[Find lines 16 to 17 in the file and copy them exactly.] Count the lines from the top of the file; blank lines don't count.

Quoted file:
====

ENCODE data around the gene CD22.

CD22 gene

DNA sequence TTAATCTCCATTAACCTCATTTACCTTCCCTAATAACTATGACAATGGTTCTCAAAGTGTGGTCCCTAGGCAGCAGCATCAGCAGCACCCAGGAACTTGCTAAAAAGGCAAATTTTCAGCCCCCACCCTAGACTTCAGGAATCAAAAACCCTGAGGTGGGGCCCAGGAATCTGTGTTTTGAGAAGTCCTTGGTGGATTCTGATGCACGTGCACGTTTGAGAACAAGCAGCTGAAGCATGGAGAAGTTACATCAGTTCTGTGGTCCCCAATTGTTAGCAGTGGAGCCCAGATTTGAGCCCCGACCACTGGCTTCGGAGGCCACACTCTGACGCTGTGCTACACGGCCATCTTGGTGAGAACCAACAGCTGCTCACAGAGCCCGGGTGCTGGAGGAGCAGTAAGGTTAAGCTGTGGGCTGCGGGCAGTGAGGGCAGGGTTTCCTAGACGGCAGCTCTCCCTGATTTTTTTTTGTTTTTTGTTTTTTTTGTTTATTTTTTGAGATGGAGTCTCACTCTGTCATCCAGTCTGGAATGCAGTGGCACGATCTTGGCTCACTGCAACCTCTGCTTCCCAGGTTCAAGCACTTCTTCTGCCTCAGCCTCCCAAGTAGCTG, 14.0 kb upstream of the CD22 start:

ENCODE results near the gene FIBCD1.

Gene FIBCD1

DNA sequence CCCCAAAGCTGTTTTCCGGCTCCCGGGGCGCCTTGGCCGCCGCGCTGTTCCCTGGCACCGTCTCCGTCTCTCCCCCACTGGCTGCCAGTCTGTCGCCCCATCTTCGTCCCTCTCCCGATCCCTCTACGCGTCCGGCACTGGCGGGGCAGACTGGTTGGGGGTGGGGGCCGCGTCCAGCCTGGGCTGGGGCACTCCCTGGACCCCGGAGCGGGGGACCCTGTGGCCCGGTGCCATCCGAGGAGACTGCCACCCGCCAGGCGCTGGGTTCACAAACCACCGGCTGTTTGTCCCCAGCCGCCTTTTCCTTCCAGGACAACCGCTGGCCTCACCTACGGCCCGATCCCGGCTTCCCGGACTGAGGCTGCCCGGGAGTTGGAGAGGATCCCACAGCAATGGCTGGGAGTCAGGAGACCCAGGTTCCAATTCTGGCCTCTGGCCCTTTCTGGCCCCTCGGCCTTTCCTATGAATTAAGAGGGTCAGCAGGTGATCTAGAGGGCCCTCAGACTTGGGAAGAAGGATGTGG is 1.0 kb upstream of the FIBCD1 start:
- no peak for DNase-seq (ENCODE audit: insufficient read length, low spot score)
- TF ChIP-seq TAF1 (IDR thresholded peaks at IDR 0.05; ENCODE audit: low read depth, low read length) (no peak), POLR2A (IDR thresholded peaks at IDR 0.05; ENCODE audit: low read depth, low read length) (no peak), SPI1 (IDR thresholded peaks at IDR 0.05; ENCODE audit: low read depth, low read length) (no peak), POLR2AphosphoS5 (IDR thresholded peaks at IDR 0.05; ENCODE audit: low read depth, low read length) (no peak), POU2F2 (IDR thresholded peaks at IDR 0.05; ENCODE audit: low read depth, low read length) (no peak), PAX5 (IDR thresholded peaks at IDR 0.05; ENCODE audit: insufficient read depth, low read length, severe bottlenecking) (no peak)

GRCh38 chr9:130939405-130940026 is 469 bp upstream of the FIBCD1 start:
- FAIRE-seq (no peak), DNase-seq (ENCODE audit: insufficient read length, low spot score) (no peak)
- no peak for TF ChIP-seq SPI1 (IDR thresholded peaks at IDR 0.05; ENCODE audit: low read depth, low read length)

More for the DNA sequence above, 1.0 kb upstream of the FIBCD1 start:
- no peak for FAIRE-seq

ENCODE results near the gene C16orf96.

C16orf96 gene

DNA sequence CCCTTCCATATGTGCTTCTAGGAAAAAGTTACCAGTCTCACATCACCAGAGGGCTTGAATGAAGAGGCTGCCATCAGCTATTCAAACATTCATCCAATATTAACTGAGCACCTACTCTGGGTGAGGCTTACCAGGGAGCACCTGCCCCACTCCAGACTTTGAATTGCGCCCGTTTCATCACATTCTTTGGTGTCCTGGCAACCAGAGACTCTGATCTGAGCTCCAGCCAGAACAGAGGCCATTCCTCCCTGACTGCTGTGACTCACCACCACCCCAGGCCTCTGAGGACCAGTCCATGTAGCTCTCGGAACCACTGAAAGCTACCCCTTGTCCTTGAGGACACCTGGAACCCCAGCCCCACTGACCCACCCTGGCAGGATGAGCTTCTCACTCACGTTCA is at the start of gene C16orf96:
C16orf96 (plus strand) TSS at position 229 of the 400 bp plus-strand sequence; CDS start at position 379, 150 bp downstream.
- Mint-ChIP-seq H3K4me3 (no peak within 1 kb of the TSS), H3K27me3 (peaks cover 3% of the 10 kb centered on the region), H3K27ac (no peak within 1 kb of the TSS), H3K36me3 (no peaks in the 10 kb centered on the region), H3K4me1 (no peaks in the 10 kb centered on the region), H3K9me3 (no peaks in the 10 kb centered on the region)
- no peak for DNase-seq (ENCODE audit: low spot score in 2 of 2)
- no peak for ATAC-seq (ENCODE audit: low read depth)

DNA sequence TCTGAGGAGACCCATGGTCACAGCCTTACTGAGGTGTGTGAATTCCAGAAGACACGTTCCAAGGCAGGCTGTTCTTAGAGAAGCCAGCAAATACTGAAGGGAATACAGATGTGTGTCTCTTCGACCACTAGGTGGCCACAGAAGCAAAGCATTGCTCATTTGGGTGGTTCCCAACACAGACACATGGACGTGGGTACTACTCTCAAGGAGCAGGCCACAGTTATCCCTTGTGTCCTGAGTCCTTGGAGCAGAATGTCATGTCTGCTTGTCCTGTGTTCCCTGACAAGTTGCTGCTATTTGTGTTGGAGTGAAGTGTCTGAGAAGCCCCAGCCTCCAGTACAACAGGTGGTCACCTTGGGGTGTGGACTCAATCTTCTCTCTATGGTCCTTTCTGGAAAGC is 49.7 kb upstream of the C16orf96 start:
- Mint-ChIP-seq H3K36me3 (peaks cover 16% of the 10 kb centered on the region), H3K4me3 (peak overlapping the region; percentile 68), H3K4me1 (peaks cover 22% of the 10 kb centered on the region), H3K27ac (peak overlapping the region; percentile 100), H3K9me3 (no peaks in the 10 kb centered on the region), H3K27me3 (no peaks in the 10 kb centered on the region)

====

DNA sequence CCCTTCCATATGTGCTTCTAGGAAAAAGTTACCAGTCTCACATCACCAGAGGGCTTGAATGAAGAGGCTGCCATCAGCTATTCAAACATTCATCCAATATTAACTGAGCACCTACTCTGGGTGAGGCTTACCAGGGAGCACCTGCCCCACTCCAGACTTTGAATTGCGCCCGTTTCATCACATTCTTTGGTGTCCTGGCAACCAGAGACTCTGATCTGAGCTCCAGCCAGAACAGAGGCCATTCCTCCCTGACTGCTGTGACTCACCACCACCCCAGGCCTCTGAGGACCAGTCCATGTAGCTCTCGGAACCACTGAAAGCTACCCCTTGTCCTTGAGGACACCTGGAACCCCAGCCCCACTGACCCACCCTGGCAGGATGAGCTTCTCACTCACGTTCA is at the start of gene C16orf96:
C16orf96 (plus strand) TSS at position 229 of the 400 bp plus-strand sequence; CDS start at position 379, 150 bp downstream.